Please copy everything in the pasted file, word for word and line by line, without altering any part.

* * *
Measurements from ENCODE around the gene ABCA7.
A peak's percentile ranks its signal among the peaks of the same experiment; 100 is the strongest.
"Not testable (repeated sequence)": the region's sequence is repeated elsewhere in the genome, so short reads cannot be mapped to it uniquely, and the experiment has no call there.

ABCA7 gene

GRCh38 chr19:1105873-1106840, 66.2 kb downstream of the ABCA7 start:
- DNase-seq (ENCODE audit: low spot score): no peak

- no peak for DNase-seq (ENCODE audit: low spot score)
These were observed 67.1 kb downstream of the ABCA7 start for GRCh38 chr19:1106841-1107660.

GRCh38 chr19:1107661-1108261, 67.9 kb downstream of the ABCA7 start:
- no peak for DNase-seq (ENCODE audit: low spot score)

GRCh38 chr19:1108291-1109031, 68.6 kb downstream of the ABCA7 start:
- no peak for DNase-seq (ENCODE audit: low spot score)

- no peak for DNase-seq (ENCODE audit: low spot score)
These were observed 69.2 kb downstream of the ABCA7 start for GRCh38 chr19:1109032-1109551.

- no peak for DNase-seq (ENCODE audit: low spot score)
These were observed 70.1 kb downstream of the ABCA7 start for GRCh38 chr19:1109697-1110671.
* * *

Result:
Measurements from ENCODE around the gene ABCA7.
A peak's percentile ranks its signal among the peaks of the same experiment; 100 is the strongest.
"Not testable (repeated sequence)": the region's sequence is repeated elsewhere in the genome, so short reads cannot be mapped to it uniquely, and the experiment has no call there.

ABCA7 gene

GRCh38 chr19:1105873-1106840, 66.2 kb downstream of the ABCA7 start:
- DNase-seq (ENCODE audit: low spot score): no peak

- no peak for DNase-seq (ENCODE audit: low spot score)
These were observed 67.1 kb downstream of the ABCA7 start for GRCh38 chr19:1106841-1107660.

GRCh38 chr19:1107661-1108261, 67.9 kb downstream of the ABCA7 start:
- no peak for DNase-seq (ENCODE audit: low spot score)

GRCh38 chr19:1108291-1109031, 68.6 kb downstream of the ABCA7 start:
- no peak for DNase-seq (ENCODE audit: low spot score)

- no peak for DNase-seq (ENCODE audit: low spot score)
These were observed 69.2 kb downstream of the ABCA7 start for GRCh38 chr19:1109032-1109551.

- no peak for DNase-seq (ENCODE audit: low spot score)
These were observed 70.1 kb downstream of the ABCA7 start for GRCh38 chr19:1109697-1110671.